Indian PM Singh Sworn In Amid Reform Hopes
Saturday, 23 May 2009

Indian Prime Minister Manmohan Singh was sworn in on Friday for a second five-year term with a host of old-guard ministers at a time of economic downturn and fraught ties with Pakistan.

Singh's Congress party-led coalition has a stronger parliamentary majority than his first administration, although a southern ally said it would not join the government because of differences over ministerial positions.

Unfettered by its former leftist allies, Congress is likely to push reforms such as raising the foreign investment limit in insurance and opening up the pension sector.

However, it will face pressure to spread the benefits of growth in a country where around 30 percent earn just a dollar a day.

President Pratibha Patil administered the oath of office to Singh, 76, at the red sandstone presidential palace, watched by relatives and leaders of his party and its allies.

Nineteen other members of his cabinet, including Congress stalwart Pranab Mukherjee, who is tipped to be the new finance minister, were sworn in.

Portfolios of the ministers have not been allocated.

Junior ministers will be named over the next few days, the prime minister's office said, after 24 hours of wrangling over these positions among coalition allies of the Congress.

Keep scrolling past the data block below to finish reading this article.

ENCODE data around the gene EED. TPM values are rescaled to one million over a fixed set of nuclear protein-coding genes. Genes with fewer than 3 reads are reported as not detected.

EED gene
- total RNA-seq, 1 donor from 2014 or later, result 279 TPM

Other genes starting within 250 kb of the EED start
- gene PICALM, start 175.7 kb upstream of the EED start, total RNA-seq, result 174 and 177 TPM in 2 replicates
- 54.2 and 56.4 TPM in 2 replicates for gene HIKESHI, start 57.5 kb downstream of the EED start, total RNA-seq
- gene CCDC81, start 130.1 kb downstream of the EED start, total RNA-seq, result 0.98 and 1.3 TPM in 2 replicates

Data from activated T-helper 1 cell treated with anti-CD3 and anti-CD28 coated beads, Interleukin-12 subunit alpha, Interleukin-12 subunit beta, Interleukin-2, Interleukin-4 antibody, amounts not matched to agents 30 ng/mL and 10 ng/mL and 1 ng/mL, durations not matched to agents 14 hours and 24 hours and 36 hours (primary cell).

Rahul Gandhi, the fourth generation member of the Gandhi-Nehru dynasty, was not among the ministers sworn in, despite reports that the heir apparent, seen as the architect of the party's resurgence, could be given a ministerial job.

The Indian stockmarket surged earlier this week as investors welcomed Singh's strong mandate, which raised expectations for aggressive economic reforms at a time when growth in Asia's third-largest economy has slowed to 6.5 percent.

"The election is seen by many as a game changer. India has a real chance of breaking out, attracting strong inflows and being positioned in investors' minds alongside China," the Business Standard said.

"The new government has the mandate, there is a huge opportunity to bring about structural change across sectors, and (the) policy road map is also clear. We need the new government to deliver," the newspaper said.

Besides the slowdown, Singh's second term will face an array of challenges such as fraught relations with old rival Pakistan after the Mumbai attacks and a potential showdown with wealthier countries at the Doha world trade talks.

"There is an opportunity for change with this mandate. If in the first 100 days I don't see any signs of reforms being done or a timeline I will feel very concerned," Amit Mitra, head of India's industry lobby group, told Reuters.


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